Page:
Over the last several weeks, fans have learned a lot about Tom Holland as a person and an actor. Holland has said that he's constantly growing as an actor, and that it would be “naive to say that my training is finished.” For instance, after returning from his role as Nathan Drake, Holland had some difficulty readjusting to the character of Peter Parker again in Spider-Man: No Way Home.
In another interview, Holland retold the story of how he met Robert Downey Jr. while auditioning for the role of Spider-Man. More interesting though is Downey's assessment of Holland as an actor and how he reacted to him when he first auditioned for the role.
WEIGHT OF A HERO (AND BRAND)
In an extensive interview with GQ magazine, Tom Holland was asked about his audition for the role of Peter Parker in Captain America: Civil War alongside Robert Downey Jr. in front of the Russo Brothers.
Holland remembers it “very well,” and that he was “obviously nervous” as he proceeded to introduce himself to the high-caliber actor:
“I mean, it would be strange if I hadn’t been nervous. Thankfully, weirdly, something happened that loosened the pressure valve on my anxiety that day. I saw Ant and Joe and then I saw Downey standing there in the casting room. I went over. I introduced myself. But I remember thinking, ‘That’s a bit odd. He doesn’t look like I’d imagined him or remembered.’"
Unfortunately, Holland realized his mistake when the actual Robert Downey Jr. walked into the room, and that he was actually speaking to Downey's stunt double:
"Still, I shook his hand, telling him, ‘It’s a pleasure to meet you,’ saying how excited I was at the opportunity, how much it means to me...” And then? “Well, then a door opens and in walks the actual Robert Downey Jr. I’d been chatting up his stunt double the entire time. So, actually, I got my jittery, loser vibe out of the way. And then, when I actually met Downey, I was a little more cool and collected.”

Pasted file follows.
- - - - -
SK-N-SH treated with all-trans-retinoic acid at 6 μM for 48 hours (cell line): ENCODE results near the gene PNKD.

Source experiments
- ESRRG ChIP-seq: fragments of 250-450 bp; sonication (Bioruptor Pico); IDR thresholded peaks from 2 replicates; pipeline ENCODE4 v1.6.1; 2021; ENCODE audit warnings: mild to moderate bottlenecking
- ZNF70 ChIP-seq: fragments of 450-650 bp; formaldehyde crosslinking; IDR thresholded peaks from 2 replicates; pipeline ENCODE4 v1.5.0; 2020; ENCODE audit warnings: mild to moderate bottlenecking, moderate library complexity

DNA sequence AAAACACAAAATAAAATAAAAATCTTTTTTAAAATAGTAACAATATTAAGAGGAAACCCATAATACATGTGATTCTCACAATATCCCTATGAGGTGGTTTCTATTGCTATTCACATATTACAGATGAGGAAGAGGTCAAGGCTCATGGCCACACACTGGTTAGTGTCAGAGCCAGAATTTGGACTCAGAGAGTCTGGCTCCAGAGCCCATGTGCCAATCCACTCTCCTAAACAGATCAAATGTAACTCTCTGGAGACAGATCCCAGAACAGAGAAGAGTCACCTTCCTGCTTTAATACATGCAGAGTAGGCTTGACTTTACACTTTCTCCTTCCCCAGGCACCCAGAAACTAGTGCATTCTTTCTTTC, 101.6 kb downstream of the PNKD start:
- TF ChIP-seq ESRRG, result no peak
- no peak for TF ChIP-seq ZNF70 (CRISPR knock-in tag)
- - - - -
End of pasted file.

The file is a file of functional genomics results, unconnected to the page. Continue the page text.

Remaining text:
When asked about what sort of advice Downey gave him that fateful day, Holland explained that “He took me to one side and said, ‘I remember the feeling. I’ve been through this before and it is incredibly stressful. Enjoy the process and let your body take over.’”
Holland still holds onto this advice to this very day, recalling a scene he had filmed for Spider-Man: No Way Home when eating a bowl of cereal:
“Which is advice that I still use. I was doing a new Spider-Man scene just the other day and I had to eat a bowl of cereal. And I just couldn’t eat a bowl of cereal like a normal person — I was too in my head. And the director, Jon [Watts], goes, ‘What are you doing?’ And I was like, ‘Sorry, I’m leading with my head and I need to lead with my body.’ So it was good advice. And I think that’s the piece of advice that got me the Spider-Man job ultimately.”
Robert Downey Jr. himself was also available to answer questions about Holland's audition, saying that the first thing he noticed about him was his hair:
“He had a lot of hair... I remember thinking, ‘What’s with the hair, dude?’”
The scene that the audition revolved around was Peter Parker's introduction in Civil War, in which Tony Stark surprises the teenager with an offer to help him fight Captain America. There isn't much improvisation in Marvel Studios films, let alone auditions, but Downey revealed that he changed the first line of dialogue to test Holland's acting: